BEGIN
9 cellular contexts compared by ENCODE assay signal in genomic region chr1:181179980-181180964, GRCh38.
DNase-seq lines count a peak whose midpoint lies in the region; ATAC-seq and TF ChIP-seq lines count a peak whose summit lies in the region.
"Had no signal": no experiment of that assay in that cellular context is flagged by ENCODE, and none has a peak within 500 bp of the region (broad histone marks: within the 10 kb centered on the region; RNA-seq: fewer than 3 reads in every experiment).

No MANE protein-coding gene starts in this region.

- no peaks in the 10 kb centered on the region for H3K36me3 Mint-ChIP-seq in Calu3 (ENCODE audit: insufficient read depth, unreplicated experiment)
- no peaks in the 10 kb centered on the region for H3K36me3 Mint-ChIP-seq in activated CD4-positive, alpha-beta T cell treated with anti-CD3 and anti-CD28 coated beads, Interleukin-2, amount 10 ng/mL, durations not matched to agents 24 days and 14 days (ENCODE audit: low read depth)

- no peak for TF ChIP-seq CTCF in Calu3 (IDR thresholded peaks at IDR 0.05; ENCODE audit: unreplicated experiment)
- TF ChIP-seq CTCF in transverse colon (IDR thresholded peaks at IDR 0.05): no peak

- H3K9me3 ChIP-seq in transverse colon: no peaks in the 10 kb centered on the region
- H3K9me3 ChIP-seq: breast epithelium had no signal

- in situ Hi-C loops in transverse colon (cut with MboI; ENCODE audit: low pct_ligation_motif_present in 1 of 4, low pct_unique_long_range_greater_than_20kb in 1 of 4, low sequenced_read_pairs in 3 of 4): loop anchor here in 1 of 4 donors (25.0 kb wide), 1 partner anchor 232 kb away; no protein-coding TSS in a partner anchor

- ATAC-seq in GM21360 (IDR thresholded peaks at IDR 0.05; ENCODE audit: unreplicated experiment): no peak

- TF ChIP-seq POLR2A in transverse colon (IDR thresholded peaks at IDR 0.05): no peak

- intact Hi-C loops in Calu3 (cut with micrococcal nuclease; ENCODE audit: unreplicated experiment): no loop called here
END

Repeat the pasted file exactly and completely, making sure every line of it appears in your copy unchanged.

9 cellular contexts compared by ENCODE assay signal in genomic region chr1:181179980-181180964, GRCh38.
DNase-seq lines count a peak whose midpoint lies in the region; ATAC-seq and TF ChIP-seq lines count a peak whose summit lies in the region.
"Had no signal": no experiment of that assay in that cellular context is flagged by ENCODE, and none has a peak within 500 bp of the region (broad histone marks: within the 10 kb centered on the region; RNA-seq: fewer than 3 reads in every experiment).

No MANE protein-coding gene starts in this region.

- no peaks in the 10 kb centered on the region for H3K36me3 Mint-ChIP-seq in Calu3 (ENCODE audit: insufficient read depth, unreplicated experiment)
- no peaks in the 10 kb centered on the region for H3K36me3 Mint-ChIP-seq in activated CD4-positive, alpha-beta T cell treated with anti-CD3 and anti-CD28 coated beads, Interleukin-2, amount 10 ng/mL, durations not matched to agents 24 days and 14 days (ENCODE audit: low read depth)

- no peak for TF ChIP-seq CTCF in Calu3 (IDR thresholded peaks at IDR 0.05; ENCODE audit: unreplicated experiment)
- TF ChIP-seq CTCF in transverse colon (IDR thresholded peaks at IDR 0.05): no peak

- H3K9me3 ChIP-seq in transverse colon: no peaks in the 10 kb centered on the region
- H3K9me3 ChIP-seq: breast epithelium had no signal

- in situ Hi-C loops in transverse colon (cut with MboI; ENCODE audit: low pct_ligation_motif_present in 1 of 4, low pct_unique_long_range_greater_than_20kb in 1 of 4, low sequenced_read_pairs in 3 of 4): loop anchor here in 1 of 4 donors (25.0 kb wide), 1 partner anchor 232 kb away; no protein-coding TSS in a partner anchor

- ATAC-seq in GM21360 (IDR thresholded peaks at IDR 0.05; ENCODE audit: unreplicated experiment): no peak

- TF ChIP-seq POLR2A in transverse colon (IDR thresholded peaks at IDR 0.05): no peak

- intact Hi-C loops in Calu3 (cut with micrococcal nuclease; ENCODE audit: unreplicated experiment): no loop called here